Home improvement approved at Miller Ranch
December 18, 2003
When his future townhouse at the new Miller Ranch housing complex in Edwards was being built, Rob Pierangeli added about $11,000 in improvements to his home.
But when he went to the closing, he was told that those improvements could not be added to the base price of his home as he had been told.
After getting several letters from confused homeowners,
Eagle County commissioners Tuesday approved changes to the deed restriction guidelines on the affordable homes at the 282-home public-private development.
The changes are aimed at making the project more desirable for homebuyers while keeping the project affordable for future owners.
“Keep your receipts!” Commissioner Michael Gallagher told the homeowners planning to make improvements to their new homes.
Recommended Stories For You
Under the amended guidelines, Pierangeli, who opted for hardwood floors, a better carpet and counters, will be able to include the upgrades when he sells his home. However, that investment will not appreciate.
“This is a good concession,” Pierangeli said. “It’s not what our expectations were initially. We were told by the developer that the upgrades would appreciate with the home.”
The proposed revisions will allow homeowners to recover the cost of certain improvements on resale such as cabinets, flooring and counter tops, said Bryan Treu, assistant county attorney.
When some homeowners went last month to close on their new homes, they found out they had been given information that conflicted with the deed-restriction guidelines approved by the county commissioners in February. The guidelines approved allowed appreciation for structural improvements such as a finished basement, but precluded any appreciation in the homes for improvements such as granite counter tops or hardwood floors, for example.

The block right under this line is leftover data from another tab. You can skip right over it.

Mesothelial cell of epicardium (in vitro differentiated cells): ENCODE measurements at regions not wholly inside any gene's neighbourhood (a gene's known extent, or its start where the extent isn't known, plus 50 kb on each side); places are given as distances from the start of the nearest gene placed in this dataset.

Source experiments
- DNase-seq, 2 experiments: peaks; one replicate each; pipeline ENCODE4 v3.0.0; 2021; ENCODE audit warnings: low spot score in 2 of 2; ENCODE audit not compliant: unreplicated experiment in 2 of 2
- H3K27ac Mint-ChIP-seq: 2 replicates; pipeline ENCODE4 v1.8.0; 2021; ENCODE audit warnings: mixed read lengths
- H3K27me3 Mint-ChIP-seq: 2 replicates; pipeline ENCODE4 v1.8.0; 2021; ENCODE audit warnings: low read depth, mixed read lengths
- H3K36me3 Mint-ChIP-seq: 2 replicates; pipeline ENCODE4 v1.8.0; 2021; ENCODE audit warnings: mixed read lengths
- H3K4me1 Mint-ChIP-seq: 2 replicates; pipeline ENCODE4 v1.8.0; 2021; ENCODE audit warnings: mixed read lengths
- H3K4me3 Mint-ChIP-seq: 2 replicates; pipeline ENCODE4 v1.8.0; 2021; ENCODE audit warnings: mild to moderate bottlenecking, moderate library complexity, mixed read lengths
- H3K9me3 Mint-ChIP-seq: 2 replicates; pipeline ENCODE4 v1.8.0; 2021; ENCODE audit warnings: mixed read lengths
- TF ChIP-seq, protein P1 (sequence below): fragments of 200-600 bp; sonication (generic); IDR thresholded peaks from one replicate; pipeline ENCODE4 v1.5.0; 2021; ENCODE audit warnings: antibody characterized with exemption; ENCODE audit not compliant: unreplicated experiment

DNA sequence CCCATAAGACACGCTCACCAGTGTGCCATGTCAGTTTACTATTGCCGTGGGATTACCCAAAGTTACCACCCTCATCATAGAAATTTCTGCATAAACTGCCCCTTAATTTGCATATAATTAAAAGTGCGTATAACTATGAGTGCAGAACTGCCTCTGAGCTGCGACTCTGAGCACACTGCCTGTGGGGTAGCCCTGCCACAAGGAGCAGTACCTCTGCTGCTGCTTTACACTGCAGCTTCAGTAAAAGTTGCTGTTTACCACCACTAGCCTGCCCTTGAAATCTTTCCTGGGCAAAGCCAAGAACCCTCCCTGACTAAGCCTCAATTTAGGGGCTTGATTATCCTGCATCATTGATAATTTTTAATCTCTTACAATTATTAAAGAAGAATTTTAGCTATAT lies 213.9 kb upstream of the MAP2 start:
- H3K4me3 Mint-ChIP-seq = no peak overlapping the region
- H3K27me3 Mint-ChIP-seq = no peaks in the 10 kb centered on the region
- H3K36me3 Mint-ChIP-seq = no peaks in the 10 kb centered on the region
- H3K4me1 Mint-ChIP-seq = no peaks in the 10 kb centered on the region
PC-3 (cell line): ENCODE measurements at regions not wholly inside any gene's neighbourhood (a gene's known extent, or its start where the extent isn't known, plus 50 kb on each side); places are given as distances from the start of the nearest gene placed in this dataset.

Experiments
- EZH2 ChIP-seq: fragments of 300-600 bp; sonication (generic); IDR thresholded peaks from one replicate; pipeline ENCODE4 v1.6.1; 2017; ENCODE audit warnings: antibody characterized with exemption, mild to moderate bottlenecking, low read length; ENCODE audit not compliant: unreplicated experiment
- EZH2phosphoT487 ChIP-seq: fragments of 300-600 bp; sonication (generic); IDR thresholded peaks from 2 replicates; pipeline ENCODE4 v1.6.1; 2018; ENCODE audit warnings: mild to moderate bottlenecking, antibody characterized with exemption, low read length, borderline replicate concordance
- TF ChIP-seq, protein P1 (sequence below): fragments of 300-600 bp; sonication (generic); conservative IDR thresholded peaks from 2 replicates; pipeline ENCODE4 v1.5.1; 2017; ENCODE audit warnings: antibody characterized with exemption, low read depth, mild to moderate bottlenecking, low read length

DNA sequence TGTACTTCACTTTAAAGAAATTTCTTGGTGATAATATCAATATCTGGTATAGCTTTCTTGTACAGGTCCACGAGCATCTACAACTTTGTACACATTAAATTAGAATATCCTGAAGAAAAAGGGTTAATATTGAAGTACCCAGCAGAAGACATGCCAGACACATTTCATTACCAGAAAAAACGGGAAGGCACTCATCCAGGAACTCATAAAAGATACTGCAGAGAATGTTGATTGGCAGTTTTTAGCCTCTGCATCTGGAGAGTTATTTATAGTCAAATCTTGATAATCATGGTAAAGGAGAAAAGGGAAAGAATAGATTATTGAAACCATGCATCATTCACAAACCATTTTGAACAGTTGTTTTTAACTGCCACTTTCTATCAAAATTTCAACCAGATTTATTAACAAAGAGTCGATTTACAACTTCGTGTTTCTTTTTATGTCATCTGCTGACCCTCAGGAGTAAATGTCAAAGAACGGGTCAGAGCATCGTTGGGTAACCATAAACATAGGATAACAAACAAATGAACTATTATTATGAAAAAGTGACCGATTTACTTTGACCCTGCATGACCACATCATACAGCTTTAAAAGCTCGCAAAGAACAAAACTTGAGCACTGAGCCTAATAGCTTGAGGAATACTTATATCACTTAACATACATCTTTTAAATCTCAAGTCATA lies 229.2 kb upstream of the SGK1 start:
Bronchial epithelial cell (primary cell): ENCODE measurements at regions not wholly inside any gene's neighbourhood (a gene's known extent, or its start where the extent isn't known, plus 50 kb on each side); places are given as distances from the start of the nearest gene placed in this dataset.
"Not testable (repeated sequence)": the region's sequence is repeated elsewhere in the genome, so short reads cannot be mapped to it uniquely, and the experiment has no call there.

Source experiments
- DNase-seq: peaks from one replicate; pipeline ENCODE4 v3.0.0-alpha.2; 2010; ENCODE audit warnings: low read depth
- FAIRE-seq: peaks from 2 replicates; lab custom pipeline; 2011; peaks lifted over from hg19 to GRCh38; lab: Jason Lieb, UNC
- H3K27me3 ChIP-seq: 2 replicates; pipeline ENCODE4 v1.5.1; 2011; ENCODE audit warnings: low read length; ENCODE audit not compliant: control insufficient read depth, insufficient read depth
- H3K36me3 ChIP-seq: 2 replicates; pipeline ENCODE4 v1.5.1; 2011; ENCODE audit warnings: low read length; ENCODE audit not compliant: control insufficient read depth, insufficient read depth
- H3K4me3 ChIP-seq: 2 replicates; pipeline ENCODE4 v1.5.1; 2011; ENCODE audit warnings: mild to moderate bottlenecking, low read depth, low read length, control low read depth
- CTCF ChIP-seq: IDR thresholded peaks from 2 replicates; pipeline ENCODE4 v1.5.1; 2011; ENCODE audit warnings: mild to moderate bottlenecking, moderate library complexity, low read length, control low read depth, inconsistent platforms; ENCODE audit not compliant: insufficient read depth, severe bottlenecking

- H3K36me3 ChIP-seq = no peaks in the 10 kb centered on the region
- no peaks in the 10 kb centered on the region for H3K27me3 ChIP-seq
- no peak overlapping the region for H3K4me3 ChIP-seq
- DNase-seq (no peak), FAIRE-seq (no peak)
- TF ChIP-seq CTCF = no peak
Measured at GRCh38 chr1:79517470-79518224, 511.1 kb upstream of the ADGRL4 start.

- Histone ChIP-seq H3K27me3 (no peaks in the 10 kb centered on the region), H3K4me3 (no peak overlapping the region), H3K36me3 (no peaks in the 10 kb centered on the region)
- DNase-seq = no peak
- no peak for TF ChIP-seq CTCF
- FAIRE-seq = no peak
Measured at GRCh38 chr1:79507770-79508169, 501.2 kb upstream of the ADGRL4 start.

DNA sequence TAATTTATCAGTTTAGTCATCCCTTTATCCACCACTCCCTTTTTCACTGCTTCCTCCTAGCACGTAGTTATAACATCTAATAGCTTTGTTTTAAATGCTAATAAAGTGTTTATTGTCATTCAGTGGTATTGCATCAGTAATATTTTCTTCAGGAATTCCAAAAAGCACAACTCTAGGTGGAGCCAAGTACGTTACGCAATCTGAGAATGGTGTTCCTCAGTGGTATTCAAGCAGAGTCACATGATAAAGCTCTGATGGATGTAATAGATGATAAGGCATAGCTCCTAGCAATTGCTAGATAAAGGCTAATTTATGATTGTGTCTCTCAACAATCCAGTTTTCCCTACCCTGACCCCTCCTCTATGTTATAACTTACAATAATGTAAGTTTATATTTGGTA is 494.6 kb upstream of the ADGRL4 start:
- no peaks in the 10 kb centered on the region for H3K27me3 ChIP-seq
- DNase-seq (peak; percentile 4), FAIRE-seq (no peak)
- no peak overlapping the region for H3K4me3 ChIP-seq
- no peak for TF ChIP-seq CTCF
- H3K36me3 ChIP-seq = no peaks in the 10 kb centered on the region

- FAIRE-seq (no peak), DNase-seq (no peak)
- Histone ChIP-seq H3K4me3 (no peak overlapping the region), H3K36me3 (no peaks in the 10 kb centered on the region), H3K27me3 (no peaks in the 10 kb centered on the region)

The homes are expected to appreciate between 3 to 6 percent per year based on the average wage increase in Eagle County.
To keep the project affordable the value of allowable capital
Improvements cannot exceed 10 percent of the purchase price for each ten years of ownership.
“The allowed capital improvements while recoverable at resale will not be included in the 3 to 6 percent appreciation in an effort to maintain affordability for future buyers,” Treu said.
Pierangeli said that what bothers him is that the sales people told him that the only way to make upgrades for which the cost could be recovered was through the developer.
“Now, I know I could have done it with somebody else,” he said.
Doug Runckel, another homeowner at Miller Ranch who also said he felt he had been misled, added that it’s important to inform new homeowners of the changes and how they work.
“These developers have been a poor source of information,” he said.
Andrew Gerber, owner of ASW Realty, the developer of Miller Ranch, said there was a misunderstanding on their part in regards to the guidelines.
“It wasn’t intentional,” Gerber said. “Before this came out, we had gone to the commissioners to discuss some changes to the guidelines and they had taken it under advisement.”
Eagle County Administrator Jack Ingstad said new policies are better than the original outlines.
“It was unfortunate the way it had to involve the homebuyers,” Ingstad said.
When drafting the guidelines, the challenge was to come up with rules and regulations to help as many people as possible, said Commissioner Tom Stone.
“We have struggled and struggled with this and I would have a different view if the county hadn’t used taxpayers’ money,” he said. “We have a responsibility to do something that benefits the county as a whole and keep these homes affordable.”
The new neighborhood consists of lofts, condominiums, row houses, duplexes and single-family, detached homes. They range in size from 820 square feet to 1,511 square feet and the price range from $120,000 to $260,000.
Miller Ranch is a project within the larger Berry Creek development in Edwards. The public-private development joins privately held ASW Realty Partners with Eagle County, the Eagle County School District and Colorado Mountain College in an attempt, officials say, to build a community that provides affordable housing, education, open space and recreation in a neighborhood setting.
County commissioners also have agreed to advance money to build a community center and a daycare facility at Miller Ranch.
Veronica Whitney can be reached at 949-0555, ext. 454, or at firstname.lastname@example.org.